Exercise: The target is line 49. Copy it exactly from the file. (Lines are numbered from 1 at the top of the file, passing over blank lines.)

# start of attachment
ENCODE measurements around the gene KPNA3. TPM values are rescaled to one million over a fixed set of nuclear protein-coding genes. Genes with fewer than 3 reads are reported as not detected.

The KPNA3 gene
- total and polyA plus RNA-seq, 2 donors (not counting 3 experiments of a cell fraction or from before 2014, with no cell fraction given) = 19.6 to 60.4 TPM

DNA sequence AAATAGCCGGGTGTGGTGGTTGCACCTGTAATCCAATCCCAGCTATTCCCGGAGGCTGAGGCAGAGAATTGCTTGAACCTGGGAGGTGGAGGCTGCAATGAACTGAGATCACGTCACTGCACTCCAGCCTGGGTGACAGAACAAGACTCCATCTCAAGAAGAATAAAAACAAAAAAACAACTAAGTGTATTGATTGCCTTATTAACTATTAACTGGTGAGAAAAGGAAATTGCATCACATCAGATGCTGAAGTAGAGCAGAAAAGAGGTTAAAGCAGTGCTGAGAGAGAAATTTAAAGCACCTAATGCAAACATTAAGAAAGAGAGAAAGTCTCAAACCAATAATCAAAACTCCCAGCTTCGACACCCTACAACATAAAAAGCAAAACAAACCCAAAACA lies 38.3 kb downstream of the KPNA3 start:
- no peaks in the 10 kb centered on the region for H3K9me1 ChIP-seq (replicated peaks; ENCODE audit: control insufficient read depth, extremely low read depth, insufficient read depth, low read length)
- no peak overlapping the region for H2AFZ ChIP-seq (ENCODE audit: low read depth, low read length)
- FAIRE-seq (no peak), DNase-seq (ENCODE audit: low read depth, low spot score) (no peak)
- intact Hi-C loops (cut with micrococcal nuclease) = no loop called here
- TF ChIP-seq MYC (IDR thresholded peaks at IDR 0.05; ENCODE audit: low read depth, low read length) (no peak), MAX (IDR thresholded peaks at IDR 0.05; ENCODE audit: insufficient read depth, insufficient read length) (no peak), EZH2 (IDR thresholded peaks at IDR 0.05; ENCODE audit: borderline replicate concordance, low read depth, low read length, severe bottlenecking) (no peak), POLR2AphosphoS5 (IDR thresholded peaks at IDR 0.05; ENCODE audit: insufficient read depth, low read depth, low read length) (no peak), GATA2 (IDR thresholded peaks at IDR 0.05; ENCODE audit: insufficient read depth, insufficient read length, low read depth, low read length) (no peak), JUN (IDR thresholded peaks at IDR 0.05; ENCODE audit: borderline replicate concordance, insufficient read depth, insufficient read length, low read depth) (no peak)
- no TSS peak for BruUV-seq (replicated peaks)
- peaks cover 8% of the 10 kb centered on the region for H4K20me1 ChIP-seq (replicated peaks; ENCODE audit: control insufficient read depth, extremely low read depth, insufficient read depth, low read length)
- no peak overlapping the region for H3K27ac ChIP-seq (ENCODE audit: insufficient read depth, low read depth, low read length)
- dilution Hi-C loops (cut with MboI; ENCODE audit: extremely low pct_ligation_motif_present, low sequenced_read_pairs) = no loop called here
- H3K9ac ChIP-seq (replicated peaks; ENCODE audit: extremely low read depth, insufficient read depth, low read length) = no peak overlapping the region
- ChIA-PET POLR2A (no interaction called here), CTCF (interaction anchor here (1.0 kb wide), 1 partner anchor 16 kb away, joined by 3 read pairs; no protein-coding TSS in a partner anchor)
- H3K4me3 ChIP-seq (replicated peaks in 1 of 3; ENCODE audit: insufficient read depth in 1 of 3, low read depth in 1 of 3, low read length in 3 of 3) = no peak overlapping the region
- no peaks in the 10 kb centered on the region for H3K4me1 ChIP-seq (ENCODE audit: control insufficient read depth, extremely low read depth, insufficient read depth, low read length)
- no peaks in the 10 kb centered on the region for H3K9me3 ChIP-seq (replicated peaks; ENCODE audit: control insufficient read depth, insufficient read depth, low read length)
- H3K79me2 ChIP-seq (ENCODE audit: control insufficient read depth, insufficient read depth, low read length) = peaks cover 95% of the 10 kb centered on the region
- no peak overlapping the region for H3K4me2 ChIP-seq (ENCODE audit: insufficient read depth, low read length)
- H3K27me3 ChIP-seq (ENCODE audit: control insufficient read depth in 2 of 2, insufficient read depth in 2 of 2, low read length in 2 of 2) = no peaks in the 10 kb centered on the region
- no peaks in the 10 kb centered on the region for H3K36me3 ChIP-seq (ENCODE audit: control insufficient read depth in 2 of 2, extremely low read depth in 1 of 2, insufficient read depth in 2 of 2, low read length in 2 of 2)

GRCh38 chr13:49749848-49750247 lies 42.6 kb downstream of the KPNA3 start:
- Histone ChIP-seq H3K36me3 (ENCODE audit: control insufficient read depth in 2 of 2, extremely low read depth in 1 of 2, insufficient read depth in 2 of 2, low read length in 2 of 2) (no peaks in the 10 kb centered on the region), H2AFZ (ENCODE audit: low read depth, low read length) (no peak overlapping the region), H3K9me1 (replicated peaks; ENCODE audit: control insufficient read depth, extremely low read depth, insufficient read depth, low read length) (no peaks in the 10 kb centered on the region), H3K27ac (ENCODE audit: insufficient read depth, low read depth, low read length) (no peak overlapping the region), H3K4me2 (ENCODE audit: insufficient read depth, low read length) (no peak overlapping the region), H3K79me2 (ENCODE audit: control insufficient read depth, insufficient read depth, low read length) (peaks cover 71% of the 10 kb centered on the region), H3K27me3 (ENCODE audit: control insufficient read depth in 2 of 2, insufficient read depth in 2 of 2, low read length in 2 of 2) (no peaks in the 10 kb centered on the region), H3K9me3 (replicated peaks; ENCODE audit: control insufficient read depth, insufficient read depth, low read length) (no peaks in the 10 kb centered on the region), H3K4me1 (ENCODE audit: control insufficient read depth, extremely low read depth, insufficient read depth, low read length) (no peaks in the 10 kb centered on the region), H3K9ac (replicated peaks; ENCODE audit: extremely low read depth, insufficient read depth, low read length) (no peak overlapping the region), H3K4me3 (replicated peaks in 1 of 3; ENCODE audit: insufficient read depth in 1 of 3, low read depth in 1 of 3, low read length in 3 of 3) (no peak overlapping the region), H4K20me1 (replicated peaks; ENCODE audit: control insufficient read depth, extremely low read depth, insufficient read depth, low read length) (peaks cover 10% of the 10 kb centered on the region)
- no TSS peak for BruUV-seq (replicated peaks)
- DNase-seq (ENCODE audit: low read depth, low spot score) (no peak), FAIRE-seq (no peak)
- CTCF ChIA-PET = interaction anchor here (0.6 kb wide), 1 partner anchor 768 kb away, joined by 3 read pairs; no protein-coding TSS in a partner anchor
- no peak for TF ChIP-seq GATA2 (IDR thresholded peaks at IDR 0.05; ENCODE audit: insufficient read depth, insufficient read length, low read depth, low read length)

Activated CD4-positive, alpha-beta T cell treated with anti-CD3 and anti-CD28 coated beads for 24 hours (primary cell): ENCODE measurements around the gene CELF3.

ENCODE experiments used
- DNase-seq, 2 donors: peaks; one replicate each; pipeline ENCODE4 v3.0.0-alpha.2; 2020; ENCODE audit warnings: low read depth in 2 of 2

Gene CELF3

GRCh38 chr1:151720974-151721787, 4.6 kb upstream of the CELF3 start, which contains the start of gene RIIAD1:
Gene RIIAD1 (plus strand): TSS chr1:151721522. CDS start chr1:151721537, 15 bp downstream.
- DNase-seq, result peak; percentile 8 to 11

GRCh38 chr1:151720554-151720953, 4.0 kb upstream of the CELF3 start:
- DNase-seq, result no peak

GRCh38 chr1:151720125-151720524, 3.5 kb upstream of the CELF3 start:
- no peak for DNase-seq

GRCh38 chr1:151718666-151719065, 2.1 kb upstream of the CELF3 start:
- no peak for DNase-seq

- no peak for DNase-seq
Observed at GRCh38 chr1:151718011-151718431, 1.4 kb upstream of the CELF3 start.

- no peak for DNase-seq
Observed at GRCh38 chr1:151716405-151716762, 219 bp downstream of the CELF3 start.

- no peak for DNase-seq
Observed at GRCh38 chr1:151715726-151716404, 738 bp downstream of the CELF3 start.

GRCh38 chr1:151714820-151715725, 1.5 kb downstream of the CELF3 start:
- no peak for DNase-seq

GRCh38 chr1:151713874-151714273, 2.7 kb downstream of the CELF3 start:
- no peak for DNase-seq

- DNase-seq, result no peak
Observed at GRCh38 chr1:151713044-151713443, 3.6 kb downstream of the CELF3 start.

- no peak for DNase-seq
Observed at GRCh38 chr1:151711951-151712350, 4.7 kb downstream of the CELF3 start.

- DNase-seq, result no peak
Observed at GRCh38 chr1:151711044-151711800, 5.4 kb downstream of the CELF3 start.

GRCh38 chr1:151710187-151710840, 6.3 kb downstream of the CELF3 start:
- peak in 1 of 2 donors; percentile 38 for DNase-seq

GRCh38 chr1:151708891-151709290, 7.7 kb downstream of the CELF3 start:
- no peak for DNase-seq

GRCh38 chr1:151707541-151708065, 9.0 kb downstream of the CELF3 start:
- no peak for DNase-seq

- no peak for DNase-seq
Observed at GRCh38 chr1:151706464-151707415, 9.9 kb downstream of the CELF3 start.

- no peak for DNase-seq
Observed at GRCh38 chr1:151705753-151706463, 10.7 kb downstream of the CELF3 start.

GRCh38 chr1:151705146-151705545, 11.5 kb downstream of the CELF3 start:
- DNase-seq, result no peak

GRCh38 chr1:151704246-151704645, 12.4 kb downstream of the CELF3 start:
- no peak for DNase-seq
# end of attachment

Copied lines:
- no peak for DNase-seq